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How cancer drugs are licensed in the UK

Drugs go through a process to make sure they’re safe, effective and that the benefits outweigh possible side effects.

In the UK, drugs are licensed through the:

  • European Medicines Agency (EMA) for a Europe wide licence, under laws set by the European Commission
  • Medicines and Healthcare Products Regulatory Agency (MHRA) for a UK licence

The European Medicines Agency (EMA)

The European Medicines Agency (EMA) looks at applications for new drugs within the European Union (EU).

All new cancer drugs are looked at using a process called the centralised (or community) authorisation procedure. This procedure gives a marketing authorisation (licence) for all EU countries, plus Iceland, Liechtenstein and Norway. 

Once a drug has EU marketing authorisation, it is ‘licensed’, ‘registered’ or ‘approved’. All these terms mean the same thing.

The Medicines and Healthcare products Regulatory Agency (MHRA)

The Medicines and Healthcare products Regulatory Agency (MHRA) looks at a new drug when pharmaceutical companies want to license medicines outside of the EMA’s centralised authorisation procedure.

The MHRA also enforces European drug licensing regulations in the UK. And it ensures the safety and effectiveness of medicines in the UK.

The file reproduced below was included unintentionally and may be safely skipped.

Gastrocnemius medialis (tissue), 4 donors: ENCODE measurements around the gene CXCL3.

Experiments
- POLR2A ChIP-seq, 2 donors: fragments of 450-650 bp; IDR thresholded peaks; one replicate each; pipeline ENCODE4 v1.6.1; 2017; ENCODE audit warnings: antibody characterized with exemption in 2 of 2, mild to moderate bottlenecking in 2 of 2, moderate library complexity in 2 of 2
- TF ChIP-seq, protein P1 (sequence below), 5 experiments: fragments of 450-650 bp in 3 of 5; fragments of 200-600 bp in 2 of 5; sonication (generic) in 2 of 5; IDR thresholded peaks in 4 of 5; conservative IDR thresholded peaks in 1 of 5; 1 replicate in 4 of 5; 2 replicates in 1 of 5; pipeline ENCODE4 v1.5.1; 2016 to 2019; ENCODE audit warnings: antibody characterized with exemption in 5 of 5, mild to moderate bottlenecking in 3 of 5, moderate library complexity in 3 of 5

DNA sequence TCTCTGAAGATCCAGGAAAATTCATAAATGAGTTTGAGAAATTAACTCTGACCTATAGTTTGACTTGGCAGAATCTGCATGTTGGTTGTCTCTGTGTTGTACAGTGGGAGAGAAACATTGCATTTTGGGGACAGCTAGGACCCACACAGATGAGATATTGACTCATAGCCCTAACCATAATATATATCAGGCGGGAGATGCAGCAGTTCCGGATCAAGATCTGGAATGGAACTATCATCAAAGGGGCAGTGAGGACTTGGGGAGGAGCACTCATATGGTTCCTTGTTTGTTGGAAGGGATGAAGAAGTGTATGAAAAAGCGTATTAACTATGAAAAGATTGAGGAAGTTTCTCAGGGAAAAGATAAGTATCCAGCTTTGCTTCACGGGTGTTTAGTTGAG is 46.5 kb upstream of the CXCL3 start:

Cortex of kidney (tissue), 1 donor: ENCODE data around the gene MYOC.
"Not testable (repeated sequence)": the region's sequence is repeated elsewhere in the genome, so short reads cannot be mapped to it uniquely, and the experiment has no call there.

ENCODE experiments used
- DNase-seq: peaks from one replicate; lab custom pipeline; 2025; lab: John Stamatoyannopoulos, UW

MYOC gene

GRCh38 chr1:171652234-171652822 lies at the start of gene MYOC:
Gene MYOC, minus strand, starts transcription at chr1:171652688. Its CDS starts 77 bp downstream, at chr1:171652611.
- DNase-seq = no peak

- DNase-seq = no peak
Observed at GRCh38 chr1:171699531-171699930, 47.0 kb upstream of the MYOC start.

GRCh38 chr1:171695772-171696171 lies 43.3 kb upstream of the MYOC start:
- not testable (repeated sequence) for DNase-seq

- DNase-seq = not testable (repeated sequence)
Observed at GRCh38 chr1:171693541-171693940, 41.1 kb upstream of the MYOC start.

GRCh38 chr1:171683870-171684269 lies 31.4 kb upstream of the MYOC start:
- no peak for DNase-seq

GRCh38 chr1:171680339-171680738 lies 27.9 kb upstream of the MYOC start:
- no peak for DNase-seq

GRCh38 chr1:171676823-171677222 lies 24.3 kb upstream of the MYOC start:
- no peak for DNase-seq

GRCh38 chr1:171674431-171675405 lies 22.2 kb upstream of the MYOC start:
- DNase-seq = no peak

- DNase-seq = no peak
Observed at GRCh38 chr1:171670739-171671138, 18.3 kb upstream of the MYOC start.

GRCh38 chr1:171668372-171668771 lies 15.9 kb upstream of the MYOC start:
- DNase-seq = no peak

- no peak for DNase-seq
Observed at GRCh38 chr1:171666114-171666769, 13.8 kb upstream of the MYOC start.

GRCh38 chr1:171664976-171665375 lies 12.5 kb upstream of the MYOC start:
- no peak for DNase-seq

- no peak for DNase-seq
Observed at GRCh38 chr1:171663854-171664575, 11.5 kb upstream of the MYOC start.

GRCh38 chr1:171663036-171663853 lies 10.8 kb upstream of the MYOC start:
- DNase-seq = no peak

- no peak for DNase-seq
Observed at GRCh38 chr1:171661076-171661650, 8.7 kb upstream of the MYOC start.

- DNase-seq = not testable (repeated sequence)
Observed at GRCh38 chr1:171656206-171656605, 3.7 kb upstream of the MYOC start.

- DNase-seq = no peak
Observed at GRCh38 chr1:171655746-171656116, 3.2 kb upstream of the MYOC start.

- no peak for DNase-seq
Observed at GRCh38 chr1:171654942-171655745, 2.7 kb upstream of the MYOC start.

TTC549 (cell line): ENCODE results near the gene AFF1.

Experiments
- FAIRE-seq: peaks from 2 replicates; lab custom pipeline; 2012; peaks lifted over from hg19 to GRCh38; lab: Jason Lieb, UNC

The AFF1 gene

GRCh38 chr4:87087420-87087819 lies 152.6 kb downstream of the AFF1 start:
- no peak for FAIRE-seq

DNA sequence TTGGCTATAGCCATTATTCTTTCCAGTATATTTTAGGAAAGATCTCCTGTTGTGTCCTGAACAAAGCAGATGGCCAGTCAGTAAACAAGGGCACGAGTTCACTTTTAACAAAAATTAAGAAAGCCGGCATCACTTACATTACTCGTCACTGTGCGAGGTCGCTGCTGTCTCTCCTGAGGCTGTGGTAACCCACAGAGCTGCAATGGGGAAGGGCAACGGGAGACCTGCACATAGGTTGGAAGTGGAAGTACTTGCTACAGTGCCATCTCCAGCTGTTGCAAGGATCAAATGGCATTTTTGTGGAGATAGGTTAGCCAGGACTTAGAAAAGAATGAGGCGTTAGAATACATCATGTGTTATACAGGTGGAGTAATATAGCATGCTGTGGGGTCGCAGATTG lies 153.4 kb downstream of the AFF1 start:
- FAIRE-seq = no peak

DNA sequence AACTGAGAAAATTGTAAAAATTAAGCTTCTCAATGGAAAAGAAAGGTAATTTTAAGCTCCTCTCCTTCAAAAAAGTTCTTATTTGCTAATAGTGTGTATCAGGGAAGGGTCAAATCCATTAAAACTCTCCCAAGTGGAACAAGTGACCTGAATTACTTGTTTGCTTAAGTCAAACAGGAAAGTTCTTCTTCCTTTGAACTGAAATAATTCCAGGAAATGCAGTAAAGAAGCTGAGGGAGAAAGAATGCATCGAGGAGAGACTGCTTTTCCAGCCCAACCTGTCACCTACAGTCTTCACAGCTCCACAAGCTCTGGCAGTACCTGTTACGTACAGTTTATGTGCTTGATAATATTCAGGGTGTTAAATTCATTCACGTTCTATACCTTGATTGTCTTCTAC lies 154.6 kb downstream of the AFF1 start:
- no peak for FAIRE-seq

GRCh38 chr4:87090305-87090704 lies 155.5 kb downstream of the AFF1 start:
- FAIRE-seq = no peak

The MHRA is responsible for:

  • the approval of clinical trials carried out in the UK
  • regularly inspecting laboratories and pharmaceutical companies
  • sampling medicines to ensure they meet quality standards
  • collecting and reviewing evidence about drug side effects from patients and health care workers
  • gathering information about fake medicines

After a drug is licensed

A drug is usually licensed to treat a specific type of illness or cancer.

Sometimes a doctor might feel that a particular drug could help a patient with a condition not included in the drug licence. In this case, they can prescribe that drug for the patient. But the doctor has to take full responsibility for the outcome. This is called 'off label prescribing'.

Once a drug is licensed, NICE might assess it to see whether it should be widely available on the NHS in England. The Scottish Medicines Consortium (SMC) decides if the new drug should be available on the NHS in Scotland. 

After licensing, the MHRA continues to collect information about how well the drug works and about the side effects. So they continue to monitor the safety and effectiveness of the drug.

Information and help

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